Days after a joint team of the World Health Organisation (WHO) and Chinese expert mission claimed that Coronavirus did not exist in China’s Wuhan province before December 2019, a group of scientists have written an open letter[pdf] on Thursday (March 4) to the UN body for ‘compromising the scientific validity of the investigation.’
As per the letter, a total of 26 signatories had demanded a ‘full and unrestricted probe’ into the origins of the Wuhan Coronavirus. The scientists lamented that the virus’s origin remains unknown even after a year of the outbreak of the pandemic. “We believe it essential that all hypotheses about the origins of the pandemic are thoroughly examined and full access to all necessary resources be provided without regard to political or other sensitivities,” they opined.
“Based on our analysis, and as confirmed by the global study convened by the World Health Organization (WHO) and Chinese authorities, there is as yet no evidence demonstrating a fully natural origin of this virus”, the scientists added. Further pointing out the problems, the letter said that they want to raise public awareness about the fact that half of the team comprised of Chinese citizens whose scientific independence might be limited in nature.
Key flaws with the joint WHO-Chinese report on Coronavirus origins
The scientists argued that the international WHO team primarily relied on the information passed on by Chinese authorities and that the joint report required the approval of both teams. The letter emphasised that the joint team lacked the required access, mandate and independence to come to a definitive conclusion about the origins of the Coronavirus. Although the report was prepared by the joint team, several media houses presented it as an independent probe by ‘WHO itself’.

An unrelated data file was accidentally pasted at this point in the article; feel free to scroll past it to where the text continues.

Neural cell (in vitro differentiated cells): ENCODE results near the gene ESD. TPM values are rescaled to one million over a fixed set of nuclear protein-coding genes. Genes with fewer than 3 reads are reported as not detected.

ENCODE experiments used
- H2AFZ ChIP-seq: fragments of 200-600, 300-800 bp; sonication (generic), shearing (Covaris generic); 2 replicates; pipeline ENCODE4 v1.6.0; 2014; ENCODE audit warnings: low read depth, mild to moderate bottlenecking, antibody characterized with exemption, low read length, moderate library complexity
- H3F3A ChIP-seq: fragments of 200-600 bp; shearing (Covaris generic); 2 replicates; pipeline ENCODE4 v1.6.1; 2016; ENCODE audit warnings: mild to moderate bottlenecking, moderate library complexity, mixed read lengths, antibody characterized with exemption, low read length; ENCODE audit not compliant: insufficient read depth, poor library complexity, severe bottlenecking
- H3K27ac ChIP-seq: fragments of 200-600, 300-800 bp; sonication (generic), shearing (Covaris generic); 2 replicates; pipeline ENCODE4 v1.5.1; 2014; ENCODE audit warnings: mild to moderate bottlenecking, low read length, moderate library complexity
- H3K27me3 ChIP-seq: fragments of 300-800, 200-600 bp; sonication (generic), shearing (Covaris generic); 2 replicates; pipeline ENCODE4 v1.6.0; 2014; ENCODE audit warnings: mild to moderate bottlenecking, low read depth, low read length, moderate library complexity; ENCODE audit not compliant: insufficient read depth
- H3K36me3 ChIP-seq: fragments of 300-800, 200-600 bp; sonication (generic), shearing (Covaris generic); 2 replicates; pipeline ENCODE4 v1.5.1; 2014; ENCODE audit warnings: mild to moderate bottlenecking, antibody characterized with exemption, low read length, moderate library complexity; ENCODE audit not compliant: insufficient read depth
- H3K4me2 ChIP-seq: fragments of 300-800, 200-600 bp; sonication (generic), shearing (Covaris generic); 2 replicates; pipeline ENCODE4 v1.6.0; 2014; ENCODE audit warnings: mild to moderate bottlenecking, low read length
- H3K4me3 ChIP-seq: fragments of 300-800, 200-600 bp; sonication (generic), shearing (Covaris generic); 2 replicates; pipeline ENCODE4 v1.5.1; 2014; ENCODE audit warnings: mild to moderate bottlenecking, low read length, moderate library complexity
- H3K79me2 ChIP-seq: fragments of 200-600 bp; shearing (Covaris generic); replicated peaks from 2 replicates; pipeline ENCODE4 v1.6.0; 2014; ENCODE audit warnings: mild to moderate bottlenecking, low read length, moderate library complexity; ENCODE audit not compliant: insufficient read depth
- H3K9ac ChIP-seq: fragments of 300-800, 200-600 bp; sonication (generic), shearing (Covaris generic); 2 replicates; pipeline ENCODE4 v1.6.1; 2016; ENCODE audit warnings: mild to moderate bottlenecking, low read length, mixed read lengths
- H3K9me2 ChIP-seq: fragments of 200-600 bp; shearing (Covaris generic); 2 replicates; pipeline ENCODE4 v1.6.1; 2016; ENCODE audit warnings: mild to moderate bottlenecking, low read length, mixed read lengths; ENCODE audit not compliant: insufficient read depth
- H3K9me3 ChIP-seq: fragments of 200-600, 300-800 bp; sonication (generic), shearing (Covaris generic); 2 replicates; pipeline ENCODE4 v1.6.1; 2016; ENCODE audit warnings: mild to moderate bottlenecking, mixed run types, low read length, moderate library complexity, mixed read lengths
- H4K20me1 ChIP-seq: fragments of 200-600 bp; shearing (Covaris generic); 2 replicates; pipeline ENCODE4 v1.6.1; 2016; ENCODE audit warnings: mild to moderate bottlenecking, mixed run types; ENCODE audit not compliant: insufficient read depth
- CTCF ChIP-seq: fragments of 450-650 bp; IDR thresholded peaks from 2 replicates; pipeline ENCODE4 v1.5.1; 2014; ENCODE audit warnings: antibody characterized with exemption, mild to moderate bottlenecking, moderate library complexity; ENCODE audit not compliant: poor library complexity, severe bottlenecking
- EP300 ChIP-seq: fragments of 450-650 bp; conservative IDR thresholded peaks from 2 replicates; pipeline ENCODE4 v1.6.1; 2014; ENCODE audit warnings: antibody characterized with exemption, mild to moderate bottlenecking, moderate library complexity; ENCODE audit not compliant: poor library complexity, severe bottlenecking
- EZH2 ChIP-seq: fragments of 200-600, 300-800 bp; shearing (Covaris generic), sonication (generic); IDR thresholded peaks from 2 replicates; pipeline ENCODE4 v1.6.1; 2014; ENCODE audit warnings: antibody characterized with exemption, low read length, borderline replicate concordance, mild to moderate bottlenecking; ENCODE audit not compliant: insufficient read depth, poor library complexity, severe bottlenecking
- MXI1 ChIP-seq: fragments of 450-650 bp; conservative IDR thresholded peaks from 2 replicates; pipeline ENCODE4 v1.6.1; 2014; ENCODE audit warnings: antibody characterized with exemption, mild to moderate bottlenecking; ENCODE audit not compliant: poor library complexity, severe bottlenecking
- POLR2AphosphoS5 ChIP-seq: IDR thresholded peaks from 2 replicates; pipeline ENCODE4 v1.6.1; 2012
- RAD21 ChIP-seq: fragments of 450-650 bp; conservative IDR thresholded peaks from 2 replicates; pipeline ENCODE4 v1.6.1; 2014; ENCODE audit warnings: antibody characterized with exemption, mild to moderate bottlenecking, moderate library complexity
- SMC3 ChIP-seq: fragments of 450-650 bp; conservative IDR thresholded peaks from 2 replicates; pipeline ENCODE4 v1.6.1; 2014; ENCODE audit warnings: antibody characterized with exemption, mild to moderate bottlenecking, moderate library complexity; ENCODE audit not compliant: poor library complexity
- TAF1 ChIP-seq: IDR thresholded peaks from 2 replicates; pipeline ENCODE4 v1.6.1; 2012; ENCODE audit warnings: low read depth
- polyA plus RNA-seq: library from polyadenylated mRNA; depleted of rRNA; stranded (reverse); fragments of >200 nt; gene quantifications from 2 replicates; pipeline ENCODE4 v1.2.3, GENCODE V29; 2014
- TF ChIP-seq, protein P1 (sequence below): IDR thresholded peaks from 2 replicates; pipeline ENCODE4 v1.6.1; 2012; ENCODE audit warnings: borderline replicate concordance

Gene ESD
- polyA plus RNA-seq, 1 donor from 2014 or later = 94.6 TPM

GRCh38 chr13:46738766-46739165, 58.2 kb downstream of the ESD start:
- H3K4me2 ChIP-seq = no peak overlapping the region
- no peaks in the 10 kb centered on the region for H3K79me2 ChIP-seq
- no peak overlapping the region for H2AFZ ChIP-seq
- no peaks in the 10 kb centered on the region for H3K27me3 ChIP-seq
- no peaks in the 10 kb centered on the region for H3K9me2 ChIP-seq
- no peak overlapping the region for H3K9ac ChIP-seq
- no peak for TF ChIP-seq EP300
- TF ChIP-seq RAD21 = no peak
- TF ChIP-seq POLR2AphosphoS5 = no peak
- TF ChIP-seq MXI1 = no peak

The scientists noted that the terms of reference that determined the objectives, responsibilities and duties of the join team were marred with ‘considerable delay’ and lack of transparency. They pointed out that the actual ‘field work’ was done by the Chinese side while the results were only communicated to the WHO team for review and discussion. “…Reports resulting from this process will ultimately represent a necessary compromise based partly on political and other limitations,” they said.
Furthermore, they said that the selection criteria for the WHO team focussed primarily on zoonosis and public health instead of those with forensic skills required for investigation. Moreover, the letter said that ‘conflict of interest’ between the team members was not accounted for during the selection. “The team did not have the mandate or access to granular lab records, data, and personnel to an extent that would allow them to confidently evaluate the various hypotheses,” it added.
Pointing out the lack of ‘scientific objectivity’, the scientists reiterated, “The international members of the joint team, by their own admission, have often relied on verbal assurances given to them by their Chinese counterparts rather than independent investigation, particularly regarding the possibility of a lab or research-related accident.”
Demand for a comprehensive independent probe into Coronavirus origins
The letter signed by the group of scientists has demanded a ‘full and unrestricted investigation’ by a ‘truly independent team’ with no conflicts of interests. They said that the investigating team must include professionals from various disciplines including wildlife experts, public health specialists, forensic investigators, biosafety, epidemiologists, virologists, and biosecurity experts. The letter added that the team members must have an understanding of Chinese culture and language to interpret behaviours.